The Hungarian central bank has launched a robust defence of
its independence, following last months attacks from the
new government that interest rates had been kept too high in
Prime Minister Viktor Orban, who was sworn into office on
Friday, criticized the central bank during the national
elections last month for keeping interest rates too high. And
Zoltan Pokorni, deputy chairman of the incoming centre-right
Fidesz Hungarian Civic Union party, said last month that
MNB President Andras Simor should resign over investments in
But Julia Kiraly, deputy governor of the Hungarian National
Bank (MNB), said the politicization of the monetary policy
debate would not affect the central bank.
Out monetary policy works outside of the political
campaign and we are members of the European Central Bank
network of central banks, which helps to preserve our
independence. She said our independence helps
to address time-sensitivity of economic programmes,
triggered by changes in government.
The dogs bark but the caravan moves on, she
said, citing a proverb meaning that a well-run project will not
be derailed by noisy protests.
Kiraly said the MNB would continue its drive to cut interest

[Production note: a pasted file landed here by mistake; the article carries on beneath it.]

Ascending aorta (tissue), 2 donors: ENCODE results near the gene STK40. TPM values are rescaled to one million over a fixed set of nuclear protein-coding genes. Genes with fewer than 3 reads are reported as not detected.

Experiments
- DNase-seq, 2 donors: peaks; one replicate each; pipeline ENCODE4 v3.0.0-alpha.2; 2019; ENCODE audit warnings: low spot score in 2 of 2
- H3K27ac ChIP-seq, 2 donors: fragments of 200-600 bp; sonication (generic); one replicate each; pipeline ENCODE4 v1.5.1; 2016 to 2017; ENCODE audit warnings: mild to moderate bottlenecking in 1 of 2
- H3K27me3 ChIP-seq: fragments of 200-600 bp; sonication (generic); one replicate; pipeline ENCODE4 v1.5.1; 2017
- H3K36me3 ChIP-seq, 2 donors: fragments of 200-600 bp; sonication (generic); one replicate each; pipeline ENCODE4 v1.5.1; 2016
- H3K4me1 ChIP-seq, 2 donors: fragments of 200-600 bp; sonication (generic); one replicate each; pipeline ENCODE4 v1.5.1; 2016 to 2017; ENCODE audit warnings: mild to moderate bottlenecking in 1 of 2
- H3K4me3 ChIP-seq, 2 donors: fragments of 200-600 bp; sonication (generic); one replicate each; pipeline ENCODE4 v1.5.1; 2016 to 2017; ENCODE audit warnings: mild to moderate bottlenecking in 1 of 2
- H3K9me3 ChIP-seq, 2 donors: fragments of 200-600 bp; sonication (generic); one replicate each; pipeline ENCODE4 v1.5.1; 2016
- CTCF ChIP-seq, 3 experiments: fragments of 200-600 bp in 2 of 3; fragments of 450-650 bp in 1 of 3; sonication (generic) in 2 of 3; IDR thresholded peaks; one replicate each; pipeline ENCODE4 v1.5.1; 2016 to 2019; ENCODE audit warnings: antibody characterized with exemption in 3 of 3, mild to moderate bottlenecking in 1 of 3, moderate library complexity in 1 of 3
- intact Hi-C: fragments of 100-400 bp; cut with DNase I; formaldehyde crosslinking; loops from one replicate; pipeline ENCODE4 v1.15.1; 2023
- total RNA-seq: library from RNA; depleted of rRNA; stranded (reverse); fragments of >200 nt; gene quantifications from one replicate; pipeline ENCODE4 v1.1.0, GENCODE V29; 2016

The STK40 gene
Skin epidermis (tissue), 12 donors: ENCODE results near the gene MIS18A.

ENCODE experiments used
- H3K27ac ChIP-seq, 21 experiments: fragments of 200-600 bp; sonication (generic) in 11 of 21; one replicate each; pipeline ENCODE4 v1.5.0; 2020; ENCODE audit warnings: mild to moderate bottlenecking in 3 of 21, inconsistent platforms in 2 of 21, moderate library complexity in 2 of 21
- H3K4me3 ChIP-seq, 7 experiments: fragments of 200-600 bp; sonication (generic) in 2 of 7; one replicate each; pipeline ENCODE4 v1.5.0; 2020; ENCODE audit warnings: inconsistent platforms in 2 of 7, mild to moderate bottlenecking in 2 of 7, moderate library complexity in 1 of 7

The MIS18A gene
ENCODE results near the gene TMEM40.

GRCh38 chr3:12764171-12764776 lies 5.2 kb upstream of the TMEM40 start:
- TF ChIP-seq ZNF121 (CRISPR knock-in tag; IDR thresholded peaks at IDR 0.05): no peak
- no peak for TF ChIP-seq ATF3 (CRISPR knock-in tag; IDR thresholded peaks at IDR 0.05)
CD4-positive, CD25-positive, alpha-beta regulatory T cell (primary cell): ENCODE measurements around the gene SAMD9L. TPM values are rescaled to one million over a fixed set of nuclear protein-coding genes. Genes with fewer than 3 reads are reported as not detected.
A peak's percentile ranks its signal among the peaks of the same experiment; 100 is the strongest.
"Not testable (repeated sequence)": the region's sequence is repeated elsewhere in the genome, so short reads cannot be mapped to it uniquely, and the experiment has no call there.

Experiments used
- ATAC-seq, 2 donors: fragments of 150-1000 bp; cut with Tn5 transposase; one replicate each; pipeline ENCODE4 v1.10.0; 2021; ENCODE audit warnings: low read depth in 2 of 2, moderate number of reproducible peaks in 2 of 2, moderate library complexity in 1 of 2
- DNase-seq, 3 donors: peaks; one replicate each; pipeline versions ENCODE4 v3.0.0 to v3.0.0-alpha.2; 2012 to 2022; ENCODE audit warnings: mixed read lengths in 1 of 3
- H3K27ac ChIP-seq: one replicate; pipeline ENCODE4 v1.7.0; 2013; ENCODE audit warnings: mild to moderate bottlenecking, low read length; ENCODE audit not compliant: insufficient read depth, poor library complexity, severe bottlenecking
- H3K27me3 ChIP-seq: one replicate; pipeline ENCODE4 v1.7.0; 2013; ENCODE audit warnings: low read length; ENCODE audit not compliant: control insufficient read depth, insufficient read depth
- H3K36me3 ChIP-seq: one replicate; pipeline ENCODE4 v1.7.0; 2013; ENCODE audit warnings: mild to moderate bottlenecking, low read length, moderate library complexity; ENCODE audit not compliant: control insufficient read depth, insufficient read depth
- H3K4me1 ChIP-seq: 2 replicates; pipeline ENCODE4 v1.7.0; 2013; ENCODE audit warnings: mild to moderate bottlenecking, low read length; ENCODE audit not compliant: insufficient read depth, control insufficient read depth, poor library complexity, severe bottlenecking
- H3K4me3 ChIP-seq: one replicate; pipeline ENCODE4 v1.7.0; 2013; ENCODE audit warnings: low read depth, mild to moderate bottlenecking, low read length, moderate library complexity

rates to stimulate growth as low inflation and the Greek
bailout package boosts monetary policy firepower. The MNB cut
the two-week repo rate by 25 basis points (bps) to an
record-low 5.25% last month. The central bank has lopped 4.5%
off the benchmark rate since July 2009.
Economic activity is much below potential, which means
it has a downward pressure on inflation, she said.
Consumer prices fell to 5.7% in April from 5.9% in March. And
Kiraly said that inflation is likely to meet the central
banks 3% target later in the year.
Core inflation is significantly declining, she
said, adding that stronger global risk appetite and strength of
the currency also gave the central bank room to cut rates. But
she said the MNB retained the right to intervene in foreign
exchange markets to curb excessive strengthening of the
currency if the exchange rate level was not in line with
Orban, who won a landslide victory, said last month that the
deficit was set to overshoot this years target 3.8% of
GDP set by the IMF as part of its bailout package. Kiraly said
she was optimistic that fiscal consolidation would
kick in because the new government has an overwhelming
Hungarys public debt to GDP ratio is 80% compared with
40% in central and eastern Europe. Kiraly said it would take
between five to 10 years for the debt stock to fall to 60%
in line with the European Unions Stability and
She stepped up her calls to curb foreign currency loans in
the country. We have huge accumulated foreign currency
debt and unhedged positions, which need to be phased out,
endorsing EBRD president Thomas Mirows call on Thursday
for short-term unsecured consumer lending in foreign currency
to be phased out across the region.